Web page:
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The Longest Pending FOIA Request

In 1989, William Aceves, a graduate student at USC, requested information under the Freedom of Information Act about a federal “Freedom of Navigation” program. Seventeen years later, the request is still pending. Since making the request, William Aceves finished graduate school (presumably having found a different topic) and law school and he is now a tenured professor at California Western School of Law.

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More Data Lost: 1.3 Million Student Loan Recipients

From CNET:

About 1.3 million customers of a Texas provider of student loans are at risk of ID fraud, after a contractor lost computer equipment with sensitive information on them.

The equipment, which was not identified, contains the names and Social Security numbers of the borrowers, the Texas Guaranteed Student Loan company said in a statement Tuesday. The hardware was lost by an employee of Hummingbird, a enterprise software company hired to prepare a document management system, it said.

This follows a similar pattern to the way that the Veteran’s Administration lost 26 million records — some employee takes home the data and it promptly gets lost or stolen. Security tip: Don’t let your employees go home with the data! The government seems to be able to figure this out when it comes to top secret information; companies have figured it out when it comes to trade secrets. But when it comes to personal data belonging to others, it seems as though employees can just waltz out the door with it.

Hat tip: Deven Desai

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Internet Shaming in China

shame2a.jpgThe New York Times has a fascinating and frightening article on Internet shaming in China. From the article:

It began with an impassioned, 5,000-word letter on one of the country’s most popular Internet bulletin boards from a husband denouncing a college student he suspected of having an affair with his wife. Immediately, hundreds joined in the attack.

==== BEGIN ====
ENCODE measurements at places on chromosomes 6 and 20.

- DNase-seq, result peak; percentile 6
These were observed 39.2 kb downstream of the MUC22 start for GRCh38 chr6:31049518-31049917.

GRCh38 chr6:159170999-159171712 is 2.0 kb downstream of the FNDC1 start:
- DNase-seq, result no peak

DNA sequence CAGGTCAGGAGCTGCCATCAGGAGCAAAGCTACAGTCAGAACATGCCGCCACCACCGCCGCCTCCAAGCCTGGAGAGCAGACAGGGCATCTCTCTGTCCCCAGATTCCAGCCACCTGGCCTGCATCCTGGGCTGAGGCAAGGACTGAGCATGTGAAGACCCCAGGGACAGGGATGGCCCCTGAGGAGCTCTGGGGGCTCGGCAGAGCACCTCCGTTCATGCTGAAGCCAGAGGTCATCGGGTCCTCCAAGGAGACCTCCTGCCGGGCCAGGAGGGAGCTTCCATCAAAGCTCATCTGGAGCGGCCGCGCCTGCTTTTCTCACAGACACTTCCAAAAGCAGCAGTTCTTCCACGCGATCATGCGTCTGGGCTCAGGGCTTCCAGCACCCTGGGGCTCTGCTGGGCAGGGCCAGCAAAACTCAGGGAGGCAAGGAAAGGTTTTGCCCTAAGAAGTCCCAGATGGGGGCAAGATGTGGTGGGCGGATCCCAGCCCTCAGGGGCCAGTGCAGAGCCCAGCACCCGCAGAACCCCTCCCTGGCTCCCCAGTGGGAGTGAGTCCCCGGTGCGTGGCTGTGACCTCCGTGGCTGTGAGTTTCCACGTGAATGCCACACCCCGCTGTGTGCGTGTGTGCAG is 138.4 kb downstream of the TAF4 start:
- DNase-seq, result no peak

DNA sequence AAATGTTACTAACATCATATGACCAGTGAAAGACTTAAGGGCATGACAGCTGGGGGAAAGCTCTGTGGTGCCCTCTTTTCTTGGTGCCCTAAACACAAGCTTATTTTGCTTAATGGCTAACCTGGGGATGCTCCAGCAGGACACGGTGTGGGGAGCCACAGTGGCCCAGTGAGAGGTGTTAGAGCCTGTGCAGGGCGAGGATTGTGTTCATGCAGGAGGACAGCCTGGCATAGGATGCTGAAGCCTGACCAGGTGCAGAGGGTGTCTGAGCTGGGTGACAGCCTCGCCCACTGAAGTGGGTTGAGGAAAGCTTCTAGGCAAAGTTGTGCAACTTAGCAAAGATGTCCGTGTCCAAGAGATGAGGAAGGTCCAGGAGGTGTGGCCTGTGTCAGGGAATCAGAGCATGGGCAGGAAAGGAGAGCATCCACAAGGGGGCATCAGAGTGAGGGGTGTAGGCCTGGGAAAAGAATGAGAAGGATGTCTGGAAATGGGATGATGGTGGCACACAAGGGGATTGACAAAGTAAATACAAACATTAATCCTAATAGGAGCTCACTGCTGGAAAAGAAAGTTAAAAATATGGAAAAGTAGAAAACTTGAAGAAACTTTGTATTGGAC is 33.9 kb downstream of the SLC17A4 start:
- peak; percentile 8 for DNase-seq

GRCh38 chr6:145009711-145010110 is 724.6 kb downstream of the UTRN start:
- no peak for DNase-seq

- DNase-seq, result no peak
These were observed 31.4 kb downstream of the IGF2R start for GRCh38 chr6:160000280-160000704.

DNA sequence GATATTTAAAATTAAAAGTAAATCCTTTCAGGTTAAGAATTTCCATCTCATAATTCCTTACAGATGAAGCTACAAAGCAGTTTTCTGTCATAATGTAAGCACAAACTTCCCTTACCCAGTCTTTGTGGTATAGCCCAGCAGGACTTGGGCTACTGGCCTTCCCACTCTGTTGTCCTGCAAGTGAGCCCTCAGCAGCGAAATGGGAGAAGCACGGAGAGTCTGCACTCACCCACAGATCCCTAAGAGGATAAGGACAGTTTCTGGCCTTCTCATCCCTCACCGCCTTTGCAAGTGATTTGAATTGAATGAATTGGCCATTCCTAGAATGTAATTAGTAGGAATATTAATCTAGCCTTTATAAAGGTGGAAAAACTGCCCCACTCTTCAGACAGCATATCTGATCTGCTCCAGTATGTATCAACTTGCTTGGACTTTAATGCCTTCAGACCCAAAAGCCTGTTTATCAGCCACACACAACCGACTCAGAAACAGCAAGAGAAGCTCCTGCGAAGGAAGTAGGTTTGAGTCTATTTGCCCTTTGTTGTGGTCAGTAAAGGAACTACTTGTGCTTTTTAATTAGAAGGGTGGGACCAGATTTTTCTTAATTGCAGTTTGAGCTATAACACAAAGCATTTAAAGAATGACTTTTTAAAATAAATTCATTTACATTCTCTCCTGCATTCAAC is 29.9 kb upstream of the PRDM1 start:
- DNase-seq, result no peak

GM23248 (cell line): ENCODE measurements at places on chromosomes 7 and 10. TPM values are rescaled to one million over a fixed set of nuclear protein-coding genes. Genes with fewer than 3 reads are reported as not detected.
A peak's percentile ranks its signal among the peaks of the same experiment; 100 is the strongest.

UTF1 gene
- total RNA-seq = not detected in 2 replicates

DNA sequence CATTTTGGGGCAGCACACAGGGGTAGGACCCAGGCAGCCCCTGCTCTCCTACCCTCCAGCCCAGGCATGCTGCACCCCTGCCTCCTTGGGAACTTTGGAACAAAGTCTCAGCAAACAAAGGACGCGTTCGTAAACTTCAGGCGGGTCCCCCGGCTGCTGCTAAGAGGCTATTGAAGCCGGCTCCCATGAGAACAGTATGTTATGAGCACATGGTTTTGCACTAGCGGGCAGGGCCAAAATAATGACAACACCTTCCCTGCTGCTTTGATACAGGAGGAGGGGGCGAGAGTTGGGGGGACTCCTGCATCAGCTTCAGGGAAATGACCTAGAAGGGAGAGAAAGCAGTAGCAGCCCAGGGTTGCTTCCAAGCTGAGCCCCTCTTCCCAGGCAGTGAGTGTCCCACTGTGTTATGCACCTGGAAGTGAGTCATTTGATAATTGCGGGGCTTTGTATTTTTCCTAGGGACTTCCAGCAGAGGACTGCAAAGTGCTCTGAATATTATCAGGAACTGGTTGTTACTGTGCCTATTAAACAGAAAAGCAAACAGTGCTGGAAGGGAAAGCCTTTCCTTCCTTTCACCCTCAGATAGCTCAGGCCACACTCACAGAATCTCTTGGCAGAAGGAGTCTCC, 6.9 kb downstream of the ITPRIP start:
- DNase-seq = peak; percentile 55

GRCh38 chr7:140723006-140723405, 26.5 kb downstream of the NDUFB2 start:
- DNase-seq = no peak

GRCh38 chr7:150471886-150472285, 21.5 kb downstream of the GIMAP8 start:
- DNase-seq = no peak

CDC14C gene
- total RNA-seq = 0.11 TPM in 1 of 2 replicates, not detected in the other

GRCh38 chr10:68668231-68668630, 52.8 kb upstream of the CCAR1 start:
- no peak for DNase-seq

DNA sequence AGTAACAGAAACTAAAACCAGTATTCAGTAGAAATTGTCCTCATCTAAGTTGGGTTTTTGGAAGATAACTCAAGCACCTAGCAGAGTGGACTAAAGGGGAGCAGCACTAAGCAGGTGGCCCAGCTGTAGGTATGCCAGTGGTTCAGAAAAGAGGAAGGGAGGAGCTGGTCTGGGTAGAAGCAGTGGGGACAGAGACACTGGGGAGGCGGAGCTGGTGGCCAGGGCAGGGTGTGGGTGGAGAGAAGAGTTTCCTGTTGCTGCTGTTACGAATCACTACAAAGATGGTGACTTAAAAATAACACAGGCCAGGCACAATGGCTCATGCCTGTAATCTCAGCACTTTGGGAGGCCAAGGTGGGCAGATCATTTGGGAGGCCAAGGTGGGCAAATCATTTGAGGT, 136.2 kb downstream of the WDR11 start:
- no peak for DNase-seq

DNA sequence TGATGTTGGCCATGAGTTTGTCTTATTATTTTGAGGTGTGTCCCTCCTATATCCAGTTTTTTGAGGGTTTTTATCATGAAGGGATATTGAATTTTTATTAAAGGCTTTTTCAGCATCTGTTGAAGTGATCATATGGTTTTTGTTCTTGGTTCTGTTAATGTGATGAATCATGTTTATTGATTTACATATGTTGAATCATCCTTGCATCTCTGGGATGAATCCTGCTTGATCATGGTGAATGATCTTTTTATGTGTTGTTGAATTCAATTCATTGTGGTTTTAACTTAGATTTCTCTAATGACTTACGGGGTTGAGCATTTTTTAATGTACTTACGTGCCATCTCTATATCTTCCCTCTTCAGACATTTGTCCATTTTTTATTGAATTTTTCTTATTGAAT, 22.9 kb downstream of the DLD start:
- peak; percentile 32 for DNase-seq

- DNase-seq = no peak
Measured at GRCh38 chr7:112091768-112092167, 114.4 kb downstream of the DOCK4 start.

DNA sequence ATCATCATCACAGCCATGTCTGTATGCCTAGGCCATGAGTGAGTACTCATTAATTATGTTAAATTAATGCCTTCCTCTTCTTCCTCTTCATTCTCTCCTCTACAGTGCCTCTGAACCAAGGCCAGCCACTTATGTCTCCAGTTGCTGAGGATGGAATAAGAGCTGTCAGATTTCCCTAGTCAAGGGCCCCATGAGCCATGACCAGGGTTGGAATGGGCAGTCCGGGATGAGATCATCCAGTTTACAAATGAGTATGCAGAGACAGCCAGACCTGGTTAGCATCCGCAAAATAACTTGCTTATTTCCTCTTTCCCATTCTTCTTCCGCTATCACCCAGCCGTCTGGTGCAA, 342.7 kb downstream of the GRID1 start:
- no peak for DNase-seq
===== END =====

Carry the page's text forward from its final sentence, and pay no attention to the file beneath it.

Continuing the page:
“Let’s use our keyboard and mouse in our hands as weapons,” one person wrote, “to chop off the heads of these adulterers, to pay for the sacrifice of the husband.”

Within days, the hundreds had grown to thousands, and then tens of thousands, with total strangers forming teams that hunted down the student, hounded him out of his university and caused his family to barricade themselves inside their home.

It was just the latest example of a growing phenomenon the Chinese call Internet hunting, in which morality lessons are administered by online throngs and where anonymous Web users come together to investigate others and mete out punishment for offenses real and imagined.

In recent instances, people have scrutinized husbands suspected of cheating on their wives, fraud on Internet auction sites, the secret lives of celebrities and unsolved crimes. One case that drew a huge following involved the poisoning of a Tsinghua University student, an event that dates to 1994 but was revived by curious strangers after word spread that the only suspect in the case had been questioned and released.

Even a recent scandal involving a top Chinese computer scientist dismissed for copying the design of an American processor came to light in part because of Internet hunting, with scores of online commentators raising questions about the project and putting pressure on the scientist’s sponsors to look into the allegations.

While Internet wars can crop up anywhere, these cases have set off alarms in China, where this sort of crowd behavior has led to violence in the past. Many draw disturbing parallels to the Cultural Revolution, whose 40th anniversary is this year, when mobs of students taunted and beat their professors. Mass denunciations and show trials became the order of the day for a decade.

In one incident, a husband caught a college student (using the pseudonym Bronze Mustache) having an affair with his wife. He posted the student’s real name online, and what happened next is startling:

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Homeland Security Funding–Again

Last year, the Department of Homeland Security announced that it would allocate homeland security grants among states and cities based on an assessment of their vulnerability to attack.

That sounds obvious but it represented a big change. In prior years, a pork barrel formula had funneled a share of funds to everyone—with the result that some towns, facing little risk, used the money to buy snow blowers, while high-risk locales scrambled to find the resources to keep their residents safe.

This week, DHS announced the recipients of 2006 homeland security grants under the new risk-based approach. New York City, which received $207 million from DHS last year, will get $124 million in funds.

New York officials are rightly outraged by this strange result. The City spends some $5 million per week on counter-terrorism.

In assessing risk, DHS, instead of convening impartial experts to figure out sensible numbers, relied upon input from governors, mayors and local homeland security officials around the country. In deciding that New York City was not so vulnerable, these folks concluded that the City has no national monuments or icons to attract the interests of terrorists.